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East Coasters Homebound by Sandy Binged on Broadband -- If They Could

With Hurricane Sandy about to tear into the East Coast on Monday, Oct. 29, schools were suspended and people stayed away from the office. And with nothing else to do, they drove up Internet traffic to more than twice its usual levels in some places.

Internet usage in one East Coast city from 9 a.m. to 5 p.m. on Oct. 29 was 114% that of a typical Monday in October, according to bandwidth-management firm Sandvine. Sandvine's Dan Deeth, writing in a blog, didn't identify the city, likely to conceal which cable and telco providers Sandvine works with, but said it was "directly in Sandy’s path."

Of course, once the devastating storm blew through, many cable and telco customers lost service and/or power.

According to the FCC data, up to 25% cable subscribers were without service on Tuesday, Oct. 30, while that fell to "well under" 20% by the following morning.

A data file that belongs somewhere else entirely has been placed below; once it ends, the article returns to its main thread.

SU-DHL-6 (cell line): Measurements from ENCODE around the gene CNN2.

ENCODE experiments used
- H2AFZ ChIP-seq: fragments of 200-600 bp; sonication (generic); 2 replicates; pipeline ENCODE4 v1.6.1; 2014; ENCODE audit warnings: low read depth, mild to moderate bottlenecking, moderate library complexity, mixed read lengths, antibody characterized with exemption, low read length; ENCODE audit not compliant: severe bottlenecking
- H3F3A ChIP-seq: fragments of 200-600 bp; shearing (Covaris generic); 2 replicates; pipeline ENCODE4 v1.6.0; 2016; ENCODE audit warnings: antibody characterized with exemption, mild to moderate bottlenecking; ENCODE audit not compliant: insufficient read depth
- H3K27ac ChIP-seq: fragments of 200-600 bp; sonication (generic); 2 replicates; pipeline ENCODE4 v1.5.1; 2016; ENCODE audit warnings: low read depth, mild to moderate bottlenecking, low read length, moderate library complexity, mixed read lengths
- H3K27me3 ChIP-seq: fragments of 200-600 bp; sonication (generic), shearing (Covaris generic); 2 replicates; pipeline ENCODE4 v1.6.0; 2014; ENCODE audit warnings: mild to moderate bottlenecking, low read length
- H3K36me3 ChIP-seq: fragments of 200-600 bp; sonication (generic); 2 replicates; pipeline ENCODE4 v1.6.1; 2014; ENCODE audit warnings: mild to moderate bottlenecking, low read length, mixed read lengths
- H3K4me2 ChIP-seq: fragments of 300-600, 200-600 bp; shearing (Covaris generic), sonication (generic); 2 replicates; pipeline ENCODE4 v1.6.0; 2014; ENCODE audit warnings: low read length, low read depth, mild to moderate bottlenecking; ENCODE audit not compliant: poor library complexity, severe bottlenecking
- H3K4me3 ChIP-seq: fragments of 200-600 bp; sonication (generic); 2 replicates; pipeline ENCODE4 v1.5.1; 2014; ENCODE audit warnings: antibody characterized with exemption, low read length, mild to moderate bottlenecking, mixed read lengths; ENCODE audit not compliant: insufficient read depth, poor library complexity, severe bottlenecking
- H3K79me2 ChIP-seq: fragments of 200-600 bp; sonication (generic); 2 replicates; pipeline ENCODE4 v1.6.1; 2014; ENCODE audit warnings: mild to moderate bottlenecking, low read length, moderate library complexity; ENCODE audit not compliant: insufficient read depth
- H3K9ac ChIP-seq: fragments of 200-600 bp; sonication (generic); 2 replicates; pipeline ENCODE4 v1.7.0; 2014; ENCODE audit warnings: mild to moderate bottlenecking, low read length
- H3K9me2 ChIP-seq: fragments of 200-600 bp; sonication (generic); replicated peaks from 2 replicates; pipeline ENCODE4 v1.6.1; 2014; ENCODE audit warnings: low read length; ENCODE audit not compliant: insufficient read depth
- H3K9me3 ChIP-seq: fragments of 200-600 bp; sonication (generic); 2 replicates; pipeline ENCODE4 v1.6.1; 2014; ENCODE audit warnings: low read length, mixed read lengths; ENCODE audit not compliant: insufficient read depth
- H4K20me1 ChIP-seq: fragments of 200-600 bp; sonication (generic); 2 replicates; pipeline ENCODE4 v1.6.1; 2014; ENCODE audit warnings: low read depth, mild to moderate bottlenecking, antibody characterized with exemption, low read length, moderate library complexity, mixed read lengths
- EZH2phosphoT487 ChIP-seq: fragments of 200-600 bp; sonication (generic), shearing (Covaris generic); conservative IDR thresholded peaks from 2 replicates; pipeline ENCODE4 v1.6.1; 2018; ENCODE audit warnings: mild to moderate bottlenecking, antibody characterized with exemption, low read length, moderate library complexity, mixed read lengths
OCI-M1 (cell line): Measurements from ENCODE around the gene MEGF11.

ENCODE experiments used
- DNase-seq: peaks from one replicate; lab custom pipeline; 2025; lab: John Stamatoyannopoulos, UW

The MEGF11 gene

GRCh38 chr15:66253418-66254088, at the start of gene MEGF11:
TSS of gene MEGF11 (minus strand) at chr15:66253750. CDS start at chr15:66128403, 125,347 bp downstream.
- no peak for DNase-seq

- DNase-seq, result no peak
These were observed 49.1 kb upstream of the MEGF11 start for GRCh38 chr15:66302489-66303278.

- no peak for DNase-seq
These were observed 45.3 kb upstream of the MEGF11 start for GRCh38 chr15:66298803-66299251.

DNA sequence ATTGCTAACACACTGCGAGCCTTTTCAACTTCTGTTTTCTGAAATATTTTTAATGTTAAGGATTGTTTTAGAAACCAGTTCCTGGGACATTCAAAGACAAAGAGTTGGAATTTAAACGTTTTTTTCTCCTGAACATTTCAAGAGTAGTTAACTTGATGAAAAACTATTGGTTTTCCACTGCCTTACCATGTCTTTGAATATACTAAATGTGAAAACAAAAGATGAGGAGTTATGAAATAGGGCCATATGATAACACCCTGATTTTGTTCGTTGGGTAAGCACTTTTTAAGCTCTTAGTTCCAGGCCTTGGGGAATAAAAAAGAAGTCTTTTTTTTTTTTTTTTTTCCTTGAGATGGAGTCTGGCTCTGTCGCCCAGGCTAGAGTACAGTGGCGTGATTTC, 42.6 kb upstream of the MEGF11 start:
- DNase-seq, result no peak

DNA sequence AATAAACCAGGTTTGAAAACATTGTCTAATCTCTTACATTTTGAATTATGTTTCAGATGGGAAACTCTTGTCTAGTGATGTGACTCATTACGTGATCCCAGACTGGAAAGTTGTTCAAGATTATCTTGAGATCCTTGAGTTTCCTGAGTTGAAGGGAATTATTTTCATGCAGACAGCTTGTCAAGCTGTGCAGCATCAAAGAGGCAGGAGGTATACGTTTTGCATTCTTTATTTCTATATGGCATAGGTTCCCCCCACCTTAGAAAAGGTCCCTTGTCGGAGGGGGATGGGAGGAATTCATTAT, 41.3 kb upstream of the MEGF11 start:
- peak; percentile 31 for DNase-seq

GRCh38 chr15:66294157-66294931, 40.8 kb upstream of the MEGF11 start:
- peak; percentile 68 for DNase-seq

According to Sandvine, no single application was responsible for the surge it identified for Oct. 29. As a percentage of total usage, patterns were for the most part similar usual weekday evenings, Deeth said.

However, Netflix traffic volume increased more than 150% during the same 9 a.m. to 5 p.m. period, and the Internet streaming company confirmed that usage more than doubled in Sandy-smacked cities like New York, Philadelphia and D.C.

Surely TV viewing in the affected areas also was above normal (Weather Channel reported its highest viewership numbers for 2012 on Monday) -- again, among those who had power and service.

Meanwhile, Internet communications applications on Oct. 29 also increased, with a spike occurring at around 5 p.m., according Sandvine, with Skype usage up 122% versus normal levels.

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